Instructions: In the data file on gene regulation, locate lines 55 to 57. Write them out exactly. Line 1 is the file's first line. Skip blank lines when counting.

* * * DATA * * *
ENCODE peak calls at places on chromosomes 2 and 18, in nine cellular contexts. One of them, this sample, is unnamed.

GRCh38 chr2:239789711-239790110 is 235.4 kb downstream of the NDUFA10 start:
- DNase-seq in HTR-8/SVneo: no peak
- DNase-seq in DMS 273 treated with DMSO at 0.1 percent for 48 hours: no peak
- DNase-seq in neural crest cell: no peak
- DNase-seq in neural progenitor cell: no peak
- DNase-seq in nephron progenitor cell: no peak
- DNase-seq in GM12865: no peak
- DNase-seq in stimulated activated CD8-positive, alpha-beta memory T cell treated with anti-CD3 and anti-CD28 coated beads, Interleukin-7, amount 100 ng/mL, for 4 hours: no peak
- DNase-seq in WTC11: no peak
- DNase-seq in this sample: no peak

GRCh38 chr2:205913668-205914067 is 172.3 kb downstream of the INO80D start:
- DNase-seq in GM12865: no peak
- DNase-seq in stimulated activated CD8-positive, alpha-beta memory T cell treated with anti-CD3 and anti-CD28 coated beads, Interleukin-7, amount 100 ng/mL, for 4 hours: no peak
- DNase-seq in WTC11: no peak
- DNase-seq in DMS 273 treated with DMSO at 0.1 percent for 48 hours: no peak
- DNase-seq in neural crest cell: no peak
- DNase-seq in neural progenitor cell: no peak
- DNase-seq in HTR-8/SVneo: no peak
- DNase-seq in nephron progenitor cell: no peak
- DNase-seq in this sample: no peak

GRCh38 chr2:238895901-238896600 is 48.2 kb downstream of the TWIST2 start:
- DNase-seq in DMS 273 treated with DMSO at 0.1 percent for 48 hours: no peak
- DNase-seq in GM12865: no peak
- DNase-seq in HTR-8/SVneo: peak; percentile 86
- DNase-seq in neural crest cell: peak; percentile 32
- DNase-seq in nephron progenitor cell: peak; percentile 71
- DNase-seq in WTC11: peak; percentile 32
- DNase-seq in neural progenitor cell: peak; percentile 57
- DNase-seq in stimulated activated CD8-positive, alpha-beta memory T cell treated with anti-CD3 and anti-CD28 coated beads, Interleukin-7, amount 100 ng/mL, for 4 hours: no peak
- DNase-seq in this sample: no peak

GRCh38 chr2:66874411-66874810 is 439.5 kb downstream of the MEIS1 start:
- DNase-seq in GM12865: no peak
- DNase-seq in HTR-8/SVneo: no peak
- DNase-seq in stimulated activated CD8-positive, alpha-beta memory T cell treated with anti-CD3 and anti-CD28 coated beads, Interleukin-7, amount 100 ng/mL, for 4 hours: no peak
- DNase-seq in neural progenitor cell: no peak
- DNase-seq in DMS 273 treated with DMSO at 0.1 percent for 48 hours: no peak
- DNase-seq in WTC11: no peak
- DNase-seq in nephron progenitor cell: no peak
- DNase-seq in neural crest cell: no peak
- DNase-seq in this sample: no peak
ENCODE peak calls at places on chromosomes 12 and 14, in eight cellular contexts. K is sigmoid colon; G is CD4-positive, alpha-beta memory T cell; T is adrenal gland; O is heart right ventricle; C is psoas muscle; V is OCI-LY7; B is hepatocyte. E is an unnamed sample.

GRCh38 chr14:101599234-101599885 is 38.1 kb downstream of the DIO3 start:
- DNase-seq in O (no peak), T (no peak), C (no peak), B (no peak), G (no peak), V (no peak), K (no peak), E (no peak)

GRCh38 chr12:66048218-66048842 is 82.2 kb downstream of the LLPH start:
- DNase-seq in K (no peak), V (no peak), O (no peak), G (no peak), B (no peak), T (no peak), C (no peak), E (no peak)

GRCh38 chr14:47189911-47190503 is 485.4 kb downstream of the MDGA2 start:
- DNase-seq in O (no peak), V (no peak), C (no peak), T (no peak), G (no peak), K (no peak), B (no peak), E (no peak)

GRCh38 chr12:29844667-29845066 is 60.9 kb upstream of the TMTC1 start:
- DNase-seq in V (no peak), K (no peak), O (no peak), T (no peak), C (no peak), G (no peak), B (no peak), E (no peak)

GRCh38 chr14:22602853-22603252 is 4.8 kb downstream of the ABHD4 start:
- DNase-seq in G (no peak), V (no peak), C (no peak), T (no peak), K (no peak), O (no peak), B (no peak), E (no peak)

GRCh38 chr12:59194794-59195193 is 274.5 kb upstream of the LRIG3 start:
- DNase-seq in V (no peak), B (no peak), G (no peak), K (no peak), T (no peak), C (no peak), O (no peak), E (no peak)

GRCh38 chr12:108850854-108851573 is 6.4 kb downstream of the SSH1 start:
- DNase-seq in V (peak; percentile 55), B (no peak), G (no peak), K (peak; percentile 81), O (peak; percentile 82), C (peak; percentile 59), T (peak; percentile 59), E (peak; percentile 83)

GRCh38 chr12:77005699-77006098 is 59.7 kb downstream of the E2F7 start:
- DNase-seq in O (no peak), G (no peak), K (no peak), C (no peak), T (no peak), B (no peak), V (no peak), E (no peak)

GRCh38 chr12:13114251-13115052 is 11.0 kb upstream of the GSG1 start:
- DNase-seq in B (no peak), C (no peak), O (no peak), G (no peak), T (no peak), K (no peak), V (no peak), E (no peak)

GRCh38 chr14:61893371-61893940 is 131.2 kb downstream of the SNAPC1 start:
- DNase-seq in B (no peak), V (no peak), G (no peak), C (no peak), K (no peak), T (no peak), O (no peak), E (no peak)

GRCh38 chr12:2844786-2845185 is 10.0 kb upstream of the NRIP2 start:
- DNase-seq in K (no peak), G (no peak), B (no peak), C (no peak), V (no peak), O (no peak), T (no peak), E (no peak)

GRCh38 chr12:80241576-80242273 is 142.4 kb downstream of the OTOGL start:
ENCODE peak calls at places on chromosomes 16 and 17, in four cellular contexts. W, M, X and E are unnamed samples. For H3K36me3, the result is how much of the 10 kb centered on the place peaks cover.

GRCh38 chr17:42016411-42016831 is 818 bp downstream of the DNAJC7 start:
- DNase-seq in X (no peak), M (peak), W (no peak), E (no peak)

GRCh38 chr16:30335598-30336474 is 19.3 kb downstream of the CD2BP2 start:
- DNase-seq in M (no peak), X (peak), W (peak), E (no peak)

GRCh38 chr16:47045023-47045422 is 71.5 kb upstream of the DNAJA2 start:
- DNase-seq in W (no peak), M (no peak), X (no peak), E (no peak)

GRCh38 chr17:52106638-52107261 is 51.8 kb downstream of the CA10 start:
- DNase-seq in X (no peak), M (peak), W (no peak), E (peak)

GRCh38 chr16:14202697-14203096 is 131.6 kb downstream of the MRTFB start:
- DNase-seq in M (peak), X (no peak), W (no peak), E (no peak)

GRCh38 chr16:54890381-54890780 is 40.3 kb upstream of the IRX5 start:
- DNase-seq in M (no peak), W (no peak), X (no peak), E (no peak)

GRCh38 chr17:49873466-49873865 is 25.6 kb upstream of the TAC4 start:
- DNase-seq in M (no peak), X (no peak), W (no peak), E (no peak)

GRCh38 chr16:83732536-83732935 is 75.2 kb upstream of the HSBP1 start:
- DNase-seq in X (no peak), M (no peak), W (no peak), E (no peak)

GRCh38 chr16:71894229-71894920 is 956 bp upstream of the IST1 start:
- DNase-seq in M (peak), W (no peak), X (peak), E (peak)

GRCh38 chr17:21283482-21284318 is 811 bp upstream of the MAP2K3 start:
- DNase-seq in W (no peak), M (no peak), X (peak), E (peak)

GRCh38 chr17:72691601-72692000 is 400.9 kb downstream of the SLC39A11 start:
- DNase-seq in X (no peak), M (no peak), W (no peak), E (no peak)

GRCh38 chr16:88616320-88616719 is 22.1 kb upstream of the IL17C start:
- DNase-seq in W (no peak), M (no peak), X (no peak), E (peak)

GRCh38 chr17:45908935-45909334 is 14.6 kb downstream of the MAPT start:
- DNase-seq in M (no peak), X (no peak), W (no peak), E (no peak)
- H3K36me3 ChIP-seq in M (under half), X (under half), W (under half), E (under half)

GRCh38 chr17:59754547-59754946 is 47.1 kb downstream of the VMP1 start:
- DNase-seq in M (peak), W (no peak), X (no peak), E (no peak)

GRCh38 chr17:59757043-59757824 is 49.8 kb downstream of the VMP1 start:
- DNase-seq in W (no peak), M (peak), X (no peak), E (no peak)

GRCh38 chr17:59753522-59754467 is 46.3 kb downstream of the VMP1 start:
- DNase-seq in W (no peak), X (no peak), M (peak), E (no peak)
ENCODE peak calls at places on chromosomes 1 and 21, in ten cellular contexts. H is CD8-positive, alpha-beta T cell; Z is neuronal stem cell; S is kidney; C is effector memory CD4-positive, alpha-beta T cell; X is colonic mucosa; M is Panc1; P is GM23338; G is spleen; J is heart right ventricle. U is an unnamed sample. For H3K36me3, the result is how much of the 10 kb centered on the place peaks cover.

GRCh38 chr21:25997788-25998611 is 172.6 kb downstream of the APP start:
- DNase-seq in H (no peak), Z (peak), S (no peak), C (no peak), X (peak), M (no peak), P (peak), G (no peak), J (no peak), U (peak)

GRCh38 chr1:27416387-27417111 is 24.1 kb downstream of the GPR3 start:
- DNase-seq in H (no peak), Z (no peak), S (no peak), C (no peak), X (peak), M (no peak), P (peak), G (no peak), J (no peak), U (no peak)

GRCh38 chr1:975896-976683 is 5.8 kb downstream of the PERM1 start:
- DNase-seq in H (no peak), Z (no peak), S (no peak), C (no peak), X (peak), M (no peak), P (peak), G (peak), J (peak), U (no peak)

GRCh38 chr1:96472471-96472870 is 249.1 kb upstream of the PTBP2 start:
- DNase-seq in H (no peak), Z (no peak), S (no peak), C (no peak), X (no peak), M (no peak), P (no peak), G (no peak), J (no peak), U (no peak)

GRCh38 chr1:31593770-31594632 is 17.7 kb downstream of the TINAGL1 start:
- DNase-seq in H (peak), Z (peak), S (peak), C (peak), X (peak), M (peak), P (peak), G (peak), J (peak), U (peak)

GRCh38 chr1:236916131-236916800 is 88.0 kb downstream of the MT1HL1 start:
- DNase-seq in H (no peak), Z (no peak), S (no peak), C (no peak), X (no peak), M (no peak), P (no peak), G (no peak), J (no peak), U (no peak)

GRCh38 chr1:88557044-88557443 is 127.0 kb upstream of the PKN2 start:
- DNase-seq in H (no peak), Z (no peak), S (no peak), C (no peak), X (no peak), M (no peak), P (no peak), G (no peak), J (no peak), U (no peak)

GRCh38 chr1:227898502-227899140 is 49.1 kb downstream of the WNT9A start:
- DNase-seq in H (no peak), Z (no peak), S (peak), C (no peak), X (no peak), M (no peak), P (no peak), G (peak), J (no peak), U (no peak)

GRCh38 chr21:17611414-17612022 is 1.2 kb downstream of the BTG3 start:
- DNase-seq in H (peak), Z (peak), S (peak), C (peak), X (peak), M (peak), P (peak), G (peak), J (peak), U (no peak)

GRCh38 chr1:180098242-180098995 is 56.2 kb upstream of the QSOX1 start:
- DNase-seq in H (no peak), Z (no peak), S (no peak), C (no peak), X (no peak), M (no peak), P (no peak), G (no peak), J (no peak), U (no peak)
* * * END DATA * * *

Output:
GRCh38 chr12:108850854-108851573 is 6.4 kb downstream of the SSH1 start:
- DNase-seq in V (peak; percentile 55), B (no peak), G (no peak), K (peak; percentile 81), O (peak; percentile 82), C (peak; percentile 59), T (peak; percentile 59), E (peak; percentile 83)

GRCh38 chr12:77005699-77006098 is 59.7 kb downstream of the E2F7 start: